Monday, September 8, 2014

Page 158 (8.525-561) "And there he... glasses by."

editions: [1922] [html] [archv]
notes: [Th] [G&S] [Dent] [] [wbks] [rw] [images] [hyper]
Delaney: [314] Useen: [] [cp] maps: [path] [other] [*]
fd: [313]


And there he is too. Now that's really a coincidence: second time. Coming events cast their shadows before. With the approval of the eminent poet Mr Geo Russell. That might be Lizzie Twigg with him. A.E: what does that mean? Initials perhaps. Albert Edward, Arthur Edmund, Alphonsus Eb Ed El Esquire. What was he saying? The ends of the world with a Scotch accent. Tentacles: octopus. Something occult: symbolism. Holding forth. She's taking it all in. Not saying a word. To aid gentleman in literary work.

(contrast his systematic work on "A.E." vs none on "u.p.")
AE was a printer's misreading of Æ which was short for Æon which was (briefly) AE's mystical self-name

His eyes followed the high figure in homespun, beard and bicycle, a listening woman at his side. Coming from the vegetarian. Only weggebobbles and fruit. Don't eat a beefsteak. If you do the eyes of that cow will pursue you through all eternity. They say it's healthier. Wind and watery though. Tried it. Keep you on the run all day. Bad as a bloater. Dreams all night. Why do they call that thing they gave me nutsteak? Nutarians. Fruitarians. To give you the idea you are eating rumpsteak. Absurd. Salty too. They cook in soda. Keep you sitting by the tap all night.

"high figure" (how tall was AE?) he'd been married for 6yrs and had 2 sons [cite]
Joyce had recently had mock turkey at a vegetarian restaurant [cite]
the consensus is that "Bad as a bloater" refers to cattle flatulence, but from the context a salted herring sounds likelier (cf FW305.16 "if you're not your bloater's kipper")

fd: [314]
Her stockings are loose over her ankles. I detest that: so tasteless, Those literary ethereal people they are all. Dreamy, cloudy, symbolistic. Esthetes they are. I wouldn't be surprised if it was that kind of food you see produces the like waves of the brain the poetical. For example one of those policemen sweating Irish stew into their shirts you couldn't squeeze a line of poetry out of him. Don't know what poetry is even. Must be in a certain mood.

Padraic Colum guessed the loose-stockings woman would more likely have been Susan Langstaff Mitchell (1866-1926, poet and subeditor at Irish Homestead, author of "George Moore" &c, 44yo in 1911, 34yo in 1901) not 'fastidious' Lizzie Twigg [reg req]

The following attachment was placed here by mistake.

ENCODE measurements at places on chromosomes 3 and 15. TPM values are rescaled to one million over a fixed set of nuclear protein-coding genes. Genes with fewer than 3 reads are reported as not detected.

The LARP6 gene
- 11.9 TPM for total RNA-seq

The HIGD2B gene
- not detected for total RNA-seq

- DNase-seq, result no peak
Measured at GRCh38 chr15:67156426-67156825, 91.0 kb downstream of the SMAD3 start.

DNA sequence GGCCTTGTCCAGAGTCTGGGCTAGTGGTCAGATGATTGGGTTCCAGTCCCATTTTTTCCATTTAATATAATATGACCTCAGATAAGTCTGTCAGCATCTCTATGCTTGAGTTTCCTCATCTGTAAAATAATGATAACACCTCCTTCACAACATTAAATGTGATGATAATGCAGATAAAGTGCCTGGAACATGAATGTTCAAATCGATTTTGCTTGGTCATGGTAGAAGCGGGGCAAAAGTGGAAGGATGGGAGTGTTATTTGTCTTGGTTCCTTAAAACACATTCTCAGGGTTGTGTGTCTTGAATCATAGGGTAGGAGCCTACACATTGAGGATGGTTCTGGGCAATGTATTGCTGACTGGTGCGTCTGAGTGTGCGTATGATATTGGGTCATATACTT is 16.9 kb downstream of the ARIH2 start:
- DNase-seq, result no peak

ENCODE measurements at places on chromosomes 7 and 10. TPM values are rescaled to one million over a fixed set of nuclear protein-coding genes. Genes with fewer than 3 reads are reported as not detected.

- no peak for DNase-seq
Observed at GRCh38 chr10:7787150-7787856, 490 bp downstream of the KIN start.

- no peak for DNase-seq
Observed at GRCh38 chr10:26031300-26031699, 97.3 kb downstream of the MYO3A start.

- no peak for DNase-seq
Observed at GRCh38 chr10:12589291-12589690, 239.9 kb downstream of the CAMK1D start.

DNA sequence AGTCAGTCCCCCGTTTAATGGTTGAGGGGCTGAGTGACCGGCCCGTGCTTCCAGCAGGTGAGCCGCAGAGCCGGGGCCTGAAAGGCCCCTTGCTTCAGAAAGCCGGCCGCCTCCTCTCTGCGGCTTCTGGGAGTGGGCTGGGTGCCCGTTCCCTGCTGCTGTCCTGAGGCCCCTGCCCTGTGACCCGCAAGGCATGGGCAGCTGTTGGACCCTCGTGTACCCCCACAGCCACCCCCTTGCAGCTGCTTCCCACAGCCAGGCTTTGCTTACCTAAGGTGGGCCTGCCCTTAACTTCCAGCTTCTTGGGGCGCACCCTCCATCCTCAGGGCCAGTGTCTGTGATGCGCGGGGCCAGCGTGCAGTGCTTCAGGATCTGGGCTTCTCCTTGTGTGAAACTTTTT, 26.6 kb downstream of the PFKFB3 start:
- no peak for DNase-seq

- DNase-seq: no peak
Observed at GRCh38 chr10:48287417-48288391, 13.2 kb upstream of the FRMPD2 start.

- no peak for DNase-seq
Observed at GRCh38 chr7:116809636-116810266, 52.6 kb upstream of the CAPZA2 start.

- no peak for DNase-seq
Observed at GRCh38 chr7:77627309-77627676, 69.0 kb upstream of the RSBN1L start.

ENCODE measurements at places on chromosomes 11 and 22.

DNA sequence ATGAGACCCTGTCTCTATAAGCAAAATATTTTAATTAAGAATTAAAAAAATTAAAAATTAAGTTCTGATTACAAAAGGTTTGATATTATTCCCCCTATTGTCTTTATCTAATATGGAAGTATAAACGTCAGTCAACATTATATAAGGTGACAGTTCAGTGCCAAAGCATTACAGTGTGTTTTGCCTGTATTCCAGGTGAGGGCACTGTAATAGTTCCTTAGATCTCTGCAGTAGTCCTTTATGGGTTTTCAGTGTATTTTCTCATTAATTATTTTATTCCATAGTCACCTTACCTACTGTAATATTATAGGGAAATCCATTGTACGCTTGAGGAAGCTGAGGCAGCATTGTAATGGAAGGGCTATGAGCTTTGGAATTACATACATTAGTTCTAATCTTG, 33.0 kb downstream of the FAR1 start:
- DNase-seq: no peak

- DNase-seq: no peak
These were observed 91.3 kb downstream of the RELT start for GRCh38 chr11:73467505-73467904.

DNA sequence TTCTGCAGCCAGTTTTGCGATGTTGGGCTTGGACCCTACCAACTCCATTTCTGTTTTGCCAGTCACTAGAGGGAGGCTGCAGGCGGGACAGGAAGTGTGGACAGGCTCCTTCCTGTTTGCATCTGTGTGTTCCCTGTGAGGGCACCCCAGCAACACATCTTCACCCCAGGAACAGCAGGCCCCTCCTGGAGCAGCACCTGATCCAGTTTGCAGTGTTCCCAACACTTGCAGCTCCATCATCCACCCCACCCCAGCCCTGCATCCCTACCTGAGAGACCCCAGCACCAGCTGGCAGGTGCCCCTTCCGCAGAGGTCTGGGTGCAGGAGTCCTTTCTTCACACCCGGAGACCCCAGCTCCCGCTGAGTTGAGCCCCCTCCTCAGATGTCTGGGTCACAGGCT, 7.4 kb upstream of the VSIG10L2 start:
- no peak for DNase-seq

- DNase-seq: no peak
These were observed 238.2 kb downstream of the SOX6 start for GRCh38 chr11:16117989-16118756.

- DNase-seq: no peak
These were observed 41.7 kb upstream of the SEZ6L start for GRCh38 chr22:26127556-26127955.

The dreamy cloudy gull
Waves o'er the waters dull.

He crossed at Nassau street corner and stood before the window of Yeates and Son, pricing the field glasses. Or will I drop into old Harris's and have a chat with young Sinclair? Wellmannered fellow. Probably at his lunch. Must get those old glasses of mine set right. Goerz lenses, six guineas. Germans making their way everywhere. Sell on easy terms to capture trade. Undercutting. Might chance on a pair in the railway lost property office. Astonishing the things people leave behind them in trains and cloak rooms. What do they be thinking about? Women too. Incredible. Last year travelling to Ennis had to pick up that farmer's daughter's bag and hand it to her at Limerick junction. Unclaimed money too. There's a little watch up there on the roof of the bank to test those glasses by.

Grafton: StreetView now, 1909 map
StreetView north towards bank roof

Gifford says Yeates was on the west side of Grafton, but he sometimes gets these backwards
six guineas in 1904 = $800 now

70yo w/30yo wife in 1901
Morris's daughter Lizzie may have married the painter Wm Sinclair and borne a junior Wm who was a wellmannered 19yo Protestant art student in 1901 but later a 29yo Jewish art dealer (middle name Abraham) in 1911 (but this is speculative)

train route via Limerick junction


mysteries: pix of Twigg, Mitchell, Yeates, Morris's

[DD 02:44-03:53]
[DD 00:00-03:06 echoey]

[IM 37:57-40:50]

[LV1 39:25-42:08]

[LV2 13:58-17:04]

lestrygonians: 144 145 146 147 148 149 150 151 152 153 154 155 156 157 158 159 160 161 162 163 164 165 166 167 168 169 170 171 172 173 174 175

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